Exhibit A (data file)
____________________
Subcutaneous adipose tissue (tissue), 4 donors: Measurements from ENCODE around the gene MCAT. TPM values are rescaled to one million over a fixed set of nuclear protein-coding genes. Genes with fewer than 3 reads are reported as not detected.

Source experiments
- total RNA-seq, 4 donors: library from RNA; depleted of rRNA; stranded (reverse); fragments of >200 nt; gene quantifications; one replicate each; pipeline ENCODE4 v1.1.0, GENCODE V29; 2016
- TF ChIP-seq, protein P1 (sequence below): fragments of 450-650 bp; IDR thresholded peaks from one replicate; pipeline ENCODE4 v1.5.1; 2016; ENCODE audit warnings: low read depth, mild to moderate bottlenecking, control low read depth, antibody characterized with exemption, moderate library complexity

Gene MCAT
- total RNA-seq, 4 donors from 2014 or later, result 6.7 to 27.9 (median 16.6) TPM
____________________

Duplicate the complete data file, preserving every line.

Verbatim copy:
Subcutaneous adipose tissue (tissue), 4 donors: Measurements from ENCODE around the gene MCAT. TPM values are rescaled to one million over a fixed set of nuclear protein-coding genes. Genes with fewer than 3 reads are reported as not detected.

Source experiments
- total RNA-seq, 4 donors: library from RNA; depleted of rRNA; stranded (reverse); fragments of >200 nt; gene quantifications; one replicate each; pipeline ENCODE4 v1.1.0, GENCODE V29; 2016
- TF ChIP-seq, protein P1 (sequence below): fragments of 450-650 bp; IDR thresholded peaks from one replicate; pipeline ENCODE4 v1.5.1; 2016; ENCODE audit warnings: low read depth, mild to moderate bottlenecking, control low read depth, antibody characterized with exemption, moderate library complexity

Gene MCAT
- total RNA-seq, 4 donors from 2014 or later, result 6.7 to 27.9 (median 16.6) TPM